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Together, apart: how invariances and selectivities contribute to predictiveprocessing

Du 19/09/2022 au 19/09/2022
Hybrid location: NeuroSpin's amphitheater and Zoom

Caspar  SCHWIEDRZIK, Neural Circuits and Cognition Lab, European Neuroscience Institute Göttingen, Perception and Plasticity Group, German Primate Center, has given a talk on Zoom on September 19th.


Short abstract:

Our environment contains statistical structure at various scales andalong multiple dimensions. This offers rich opportunity for the brain to exploit this structure for efficient ways to code and process information, e.g., by making and testing predictions about upcoming stimuli. Several theories suggest that making and testing predictions is implemented along cortical processing hierarchies. In this talk, I will address the question how two corecharacteristics of such hierarchies, namely selectivity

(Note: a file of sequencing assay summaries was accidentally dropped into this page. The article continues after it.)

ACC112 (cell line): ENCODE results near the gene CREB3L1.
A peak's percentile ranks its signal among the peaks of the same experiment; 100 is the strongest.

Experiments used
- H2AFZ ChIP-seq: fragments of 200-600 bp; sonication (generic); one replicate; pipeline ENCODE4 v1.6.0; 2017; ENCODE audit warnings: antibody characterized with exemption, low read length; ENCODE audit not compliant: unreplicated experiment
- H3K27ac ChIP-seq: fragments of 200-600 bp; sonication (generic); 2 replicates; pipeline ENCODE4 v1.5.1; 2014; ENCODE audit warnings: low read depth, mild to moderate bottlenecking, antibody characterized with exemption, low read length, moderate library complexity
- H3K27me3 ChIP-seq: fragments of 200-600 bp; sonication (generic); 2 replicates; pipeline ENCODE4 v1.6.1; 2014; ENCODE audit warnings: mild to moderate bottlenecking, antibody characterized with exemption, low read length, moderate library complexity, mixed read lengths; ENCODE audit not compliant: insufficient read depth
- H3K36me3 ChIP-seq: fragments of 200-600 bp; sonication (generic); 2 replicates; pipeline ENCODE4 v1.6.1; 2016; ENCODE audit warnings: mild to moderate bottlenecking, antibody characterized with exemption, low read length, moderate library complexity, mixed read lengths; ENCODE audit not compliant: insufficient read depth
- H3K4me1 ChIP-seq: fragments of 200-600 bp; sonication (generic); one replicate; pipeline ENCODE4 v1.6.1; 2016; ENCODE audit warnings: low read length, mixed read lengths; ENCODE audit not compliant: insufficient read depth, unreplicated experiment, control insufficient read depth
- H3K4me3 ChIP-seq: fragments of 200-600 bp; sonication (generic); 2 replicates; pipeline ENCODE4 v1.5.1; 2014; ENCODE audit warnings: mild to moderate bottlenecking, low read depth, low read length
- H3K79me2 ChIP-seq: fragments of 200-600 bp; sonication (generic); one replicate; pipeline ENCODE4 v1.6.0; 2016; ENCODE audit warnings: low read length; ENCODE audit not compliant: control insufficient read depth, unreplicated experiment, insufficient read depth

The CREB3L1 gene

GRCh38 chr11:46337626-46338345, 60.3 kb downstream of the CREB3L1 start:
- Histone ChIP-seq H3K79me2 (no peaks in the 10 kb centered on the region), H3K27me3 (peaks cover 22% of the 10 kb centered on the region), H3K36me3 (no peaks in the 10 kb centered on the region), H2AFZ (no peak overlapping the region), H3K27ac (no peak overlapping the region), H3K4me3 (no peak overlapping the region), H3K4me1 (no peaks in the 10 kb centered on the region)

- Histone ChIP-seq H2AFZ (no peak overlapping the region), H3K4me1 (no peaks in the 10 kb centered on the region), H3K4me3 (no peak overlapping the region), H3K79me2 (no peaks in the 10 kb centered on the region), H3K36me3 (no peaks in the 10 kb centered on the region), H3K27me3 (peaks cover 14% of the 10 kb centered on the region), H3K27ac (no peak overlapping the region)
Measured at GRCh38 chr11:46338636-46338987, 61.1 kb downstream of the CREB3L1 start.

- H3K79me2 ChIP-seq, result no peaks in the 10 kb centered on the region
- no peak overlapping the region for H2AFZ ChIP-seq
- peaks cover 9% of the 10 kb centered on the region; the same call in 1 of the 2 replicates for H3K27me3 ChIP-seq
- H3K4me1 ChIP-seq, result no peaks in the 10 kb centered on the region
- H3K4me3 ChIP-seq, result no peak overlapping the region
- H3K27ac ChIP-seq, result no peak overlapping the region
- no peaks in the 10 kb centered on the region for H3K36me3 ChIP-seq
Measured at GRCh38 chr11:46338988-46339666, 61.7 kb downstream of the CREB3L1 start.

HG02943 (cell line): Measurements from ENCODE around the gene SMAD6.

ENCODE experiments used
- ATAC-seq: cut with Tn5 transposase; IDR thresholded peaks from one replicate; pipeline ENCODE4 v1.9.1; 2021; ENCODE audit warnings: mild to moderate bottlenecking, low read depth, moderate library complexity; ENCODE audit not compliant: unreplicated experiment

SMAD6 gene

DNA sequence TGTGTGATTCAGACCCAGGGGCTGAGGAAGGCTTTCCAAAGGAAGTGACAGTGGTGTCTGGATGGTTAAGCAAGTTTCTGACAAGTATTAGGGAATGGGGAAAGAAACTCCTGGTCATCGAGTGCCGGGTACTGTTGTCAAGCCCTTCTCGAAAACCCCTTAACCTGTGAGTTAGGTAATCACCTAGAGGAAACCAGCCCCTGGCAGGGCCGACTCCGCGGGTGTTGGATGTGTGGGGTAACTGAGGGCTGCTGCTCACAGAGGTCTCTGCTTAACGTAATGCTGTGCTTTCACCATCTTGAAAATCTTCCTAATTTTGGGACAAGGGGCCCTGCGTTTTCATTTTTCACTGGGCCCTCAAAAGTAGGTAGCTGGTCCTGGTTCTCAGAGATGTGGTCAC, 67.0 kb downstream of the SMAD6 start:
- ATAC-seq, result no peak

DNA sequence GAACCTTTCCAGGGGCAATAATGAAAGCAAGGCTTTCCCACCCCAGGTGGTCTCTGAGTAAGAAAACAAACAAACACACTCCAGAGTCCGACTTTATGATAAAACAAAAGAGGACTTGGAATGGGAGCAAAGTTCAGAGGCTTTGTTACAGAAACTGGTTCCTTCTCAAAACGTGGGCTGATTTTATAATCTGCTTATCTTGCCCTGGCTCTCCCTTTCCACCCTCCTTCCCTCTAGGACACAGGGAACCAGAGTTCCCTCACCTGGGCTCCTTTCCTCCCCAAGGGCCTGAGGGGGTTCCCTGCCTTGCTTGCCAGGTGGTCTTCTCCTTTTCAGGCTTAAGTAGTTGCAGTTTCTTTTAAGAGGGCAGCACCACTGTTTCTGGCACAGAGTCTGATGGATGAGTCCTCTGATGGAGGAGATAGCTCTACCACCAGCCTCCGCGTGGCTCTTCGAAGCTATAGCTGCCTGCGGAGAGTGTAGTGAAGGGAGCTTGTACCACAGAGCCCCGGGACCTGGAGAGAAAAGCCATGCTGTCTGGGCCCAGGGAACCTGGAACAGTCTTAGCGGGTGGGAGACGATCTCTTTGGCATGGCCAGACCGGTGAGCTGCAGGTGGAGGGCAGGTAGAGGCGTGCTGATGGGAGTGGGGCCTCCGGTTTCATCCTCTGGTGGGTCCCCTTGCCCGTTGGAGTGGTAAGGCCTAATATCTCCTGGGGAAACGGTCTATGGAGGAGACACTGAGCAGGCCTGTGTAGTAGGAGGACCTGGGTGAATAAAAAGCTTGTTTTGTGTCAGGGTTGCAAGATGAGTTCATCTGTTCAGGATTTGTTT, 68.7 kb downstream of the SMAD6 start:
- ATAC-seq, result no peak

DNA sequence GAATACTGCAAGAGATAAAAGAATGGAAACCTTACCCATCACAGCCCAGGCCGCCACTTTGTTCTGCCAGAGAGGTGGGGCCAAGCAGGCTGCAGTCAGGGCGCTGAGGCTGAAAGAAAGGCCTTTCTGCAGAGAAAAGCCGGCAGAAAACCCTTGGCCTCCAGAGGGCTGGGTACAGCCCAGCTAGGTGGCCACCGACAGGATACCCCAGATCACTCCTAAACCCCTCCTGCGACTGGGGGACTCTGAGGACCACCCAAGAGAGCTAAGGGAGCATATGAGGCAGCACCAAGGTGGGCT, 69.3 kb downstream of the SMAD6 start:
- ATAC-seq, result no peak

(to stimulusfeatures) vis-à-vis invariance, contribute to predictive processing. In the first part of my talk, using the macaque monkey faceprocessing system as a model, I will show that sensory predictions  are indeed generated in hierarchical networks of brain areas,and that single neurons in high-level visual cortex can computeprediction errors. Importantly, the hierarchical structure ofvisual processing pathways that gives rise to invariantrepresentations allows constructing abstract predictions not bound to the specific low-level features of learned stimuli.This equips high-level visual cortex with a machinery for generalization that may add additional resources towards the computation of socially highly relevant dimensions through an efficient neural code. While it can be advantageous to abstract from low-level features in some situations and tasks, other conditions may necessitate mechanisms that allow separation of stimulus dimensions for predictive processing. In the second part of my talk, I will present data from intracortical recordings at the laminar scale from human epilepsy patients. Focusing at cross-modal predictions, I will show how predictions about distinct features of stimuli, i.e., their identity and their timing, are implemented in distinct circuits. This factorization of “what” and “when” processing might endow the brain with the flexibility to combine and segregate different kinds of predictability in the dynamic modulation of sensory processing. Together, these studies provide a link between predictive processing and core organizational principles of cortical processing hierarchies.

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